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Open Access Study protocol

Study protocol for improving asthma outcomes through cross-cultural communication training for physicians: a randomized trial of physician training

Minal R Patel12*, Lara J Thomas1, Kausar Hafeez1, Matthew Shankin1, Margaret Wilkin1 and Randall W Brown12

Author Affiliations

1 Center for Managing Chronic Disease, 1415 Washington Heights, Ann Arbor, MI 48109-2029, USA

2 Department of Health Behavior and Health Education, University of Michigan School of Public Health, 1415 Washington Heights, Ann Arbor, MI 48109-2029, USA

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BMC Medical Education 2014, 14:118  doi:10.1186/1472-6920-14-118

Published: 16 June 2014

Abstract

Background

Massive resources are expended every year on cross-cultural communication training for physicians. Such training is a focus of continuing medical education nationwide and is part of the curriculum of virtually every medical school in America. There is a pressing need for evidence regarding the effects on patients of cross-cultural communication training for physicians. There is a need to understand the added benefit of such training compared to more general communication. We know of no rigorous study that has assessed whether cross-cultural communication training for physicians results in better health outcomes for their patients. The current study aims to answer this question by enhancing the Physician Asthma Care Education (PACE) program to cross cultural communication (PACE Plus), and comparing the effect of the enhanced program to PACE on the health outcomes of African American and Latino/Hispanic children with asthma.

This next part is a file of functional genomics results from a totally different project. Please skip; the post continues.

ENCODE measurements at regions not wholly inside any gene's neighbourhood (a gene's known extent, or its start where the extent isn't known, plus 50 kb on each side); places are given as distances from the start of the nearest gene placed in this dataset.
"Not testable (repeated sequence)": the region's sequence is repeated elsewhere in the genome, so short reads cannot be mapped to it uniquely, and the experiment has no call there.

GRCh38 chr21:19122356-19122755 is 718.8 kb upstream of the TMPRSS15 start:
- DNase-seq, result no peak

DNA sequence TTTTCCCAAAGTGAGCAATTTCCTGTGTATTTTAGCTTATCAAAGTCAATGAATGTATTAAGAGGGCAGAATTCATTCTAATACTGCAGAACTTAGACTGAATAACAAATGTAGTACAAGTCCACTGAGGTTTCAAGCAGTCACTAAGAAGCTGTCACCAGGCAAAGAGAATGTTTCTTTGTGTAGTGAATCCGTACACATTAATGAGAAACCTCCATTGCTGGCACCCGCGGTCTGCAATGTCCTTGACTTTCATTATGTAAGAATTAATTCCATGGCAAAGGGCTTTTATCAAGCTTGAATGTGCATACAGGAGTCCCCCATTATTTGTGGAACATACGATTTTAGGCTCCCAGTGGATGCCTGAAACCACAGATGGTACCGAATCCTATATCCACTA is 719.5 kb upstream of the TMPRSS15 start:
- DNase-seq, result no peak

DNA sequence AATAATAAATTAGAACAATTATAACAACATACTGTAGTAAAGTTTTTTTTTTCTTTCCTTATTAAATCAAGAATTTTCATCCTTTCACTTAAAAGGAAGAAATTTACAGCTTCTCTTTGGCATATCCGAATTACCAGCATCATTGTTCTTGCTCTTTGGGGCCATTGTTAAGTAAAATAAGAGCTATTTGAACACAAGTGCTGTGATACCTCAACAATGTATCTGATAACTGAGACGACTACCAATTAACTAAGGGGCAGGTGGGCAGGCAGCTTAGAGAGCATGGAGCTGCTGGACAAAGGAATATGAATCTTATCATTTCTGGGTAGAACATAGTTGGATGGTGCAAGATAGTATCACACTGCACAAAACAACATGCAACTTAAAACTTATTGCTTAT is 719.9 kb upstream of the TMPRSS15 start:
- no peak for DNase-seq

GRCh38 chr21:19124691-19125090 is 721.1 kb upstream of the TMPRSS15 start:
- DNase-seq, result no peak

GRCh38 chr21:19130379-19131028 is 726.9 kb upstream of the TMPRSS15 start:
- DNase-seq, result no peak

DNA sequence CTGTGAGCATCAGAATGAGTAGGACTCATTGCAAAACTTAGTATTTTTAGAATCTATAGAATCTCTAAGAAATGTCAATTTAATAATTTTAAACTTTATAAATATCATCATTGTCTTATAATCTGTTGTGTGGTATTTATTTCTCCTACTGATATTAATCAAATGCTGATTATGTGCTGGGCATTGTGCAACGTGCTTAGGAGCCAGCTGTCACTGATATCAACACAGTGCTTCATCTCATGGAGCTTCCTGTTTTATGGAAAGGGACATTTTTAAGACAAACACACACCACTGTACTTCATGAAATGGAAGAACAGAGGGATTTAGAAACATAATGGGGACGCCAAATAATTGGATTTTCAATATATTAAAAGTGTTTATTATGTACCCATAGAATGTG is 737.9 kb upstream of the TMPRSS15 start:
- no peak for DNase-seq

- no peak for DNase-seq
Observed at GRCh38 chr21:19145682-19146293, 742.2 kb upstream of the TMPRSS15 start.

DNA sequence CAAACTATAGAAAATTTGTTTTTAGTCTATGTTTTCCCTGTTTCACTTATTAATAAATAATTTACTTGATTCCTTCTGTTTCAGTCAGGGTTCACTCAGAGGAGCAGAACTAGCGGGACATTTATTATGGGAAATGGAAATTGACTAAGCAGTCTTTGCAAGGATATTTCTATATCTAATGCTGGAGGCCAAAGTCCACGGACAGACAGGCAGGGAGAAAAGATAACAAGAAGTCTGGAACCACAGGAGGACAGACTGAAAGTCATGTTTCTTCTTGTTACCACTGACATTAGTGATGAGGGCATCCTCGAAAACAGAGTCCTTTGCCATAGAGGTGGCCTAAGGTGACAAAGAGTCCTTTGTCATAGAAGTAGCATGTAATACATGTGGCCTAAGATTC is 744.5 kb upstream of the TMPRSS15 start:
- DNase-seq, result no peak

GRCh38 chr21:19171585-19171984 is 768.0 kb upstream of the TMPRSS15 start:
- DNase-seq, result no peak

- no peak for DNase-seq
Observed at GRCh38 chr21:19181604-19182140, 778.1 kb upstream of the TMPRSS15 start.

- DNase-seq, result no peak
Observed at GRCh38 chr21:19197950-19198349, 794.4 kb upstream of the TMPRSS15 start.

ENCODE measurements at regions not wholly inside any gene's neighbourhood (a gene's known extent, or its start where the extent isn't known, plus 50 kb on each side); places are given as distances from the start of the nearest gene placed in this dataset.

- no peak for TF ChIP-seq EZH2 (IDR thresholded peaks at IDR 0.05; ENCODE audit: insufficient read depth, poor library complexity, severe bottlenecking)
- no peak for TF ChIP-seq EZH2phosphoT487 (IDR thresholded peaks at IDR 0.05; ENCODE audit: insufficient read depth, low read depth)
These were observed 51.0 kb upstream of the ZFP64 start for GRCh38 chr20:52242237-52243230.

Methods/Design

A three-arm randomized control trial is used to compare PACE Plus, PACE, and usual care. Both PACE and PACE Plus are delivered in two, two-hour sessions over a period of two weeks to 5–10 primary care physicians who treat African American and Latino/Hispanic children with asthma. One hundred twelve physicians and 1060 of their pediatric patients were recruited who self-identify as African American or Latino/Hispanic and experience persistent asthma. Physicians were randomized into receiving either the PACE Plus or PACE intervention or into the control group. The comparative effectiveness of PACE and PACE Plus on clinician’s therapeutic and communication practices with the family/patient, children’s urgent care use for asthma, asthma control, and quality of life, and parent/caretaker satisfaction with physician performance will be assessed. Data are collected via telephone survey and medical record review at baseline, 9 months following the intervention, and 21 months following the intervention.

Discussion

This study aims to reduce disparities in asthma outcomes among African American and Latino/Hispanic children through cross-cultural communication training of their physicians and assessing the added value of this training compared to general communication. The results of this study will provide important information about the value of cross-cultural training in helping to address persistent racial disparities in outcomes.

Trial registration

ClinicalTrials.gov: NCT01251523 December 1, 2010

Keywords:
Asthma; Randomized controlled trials; Physicians; Communication; Health disparities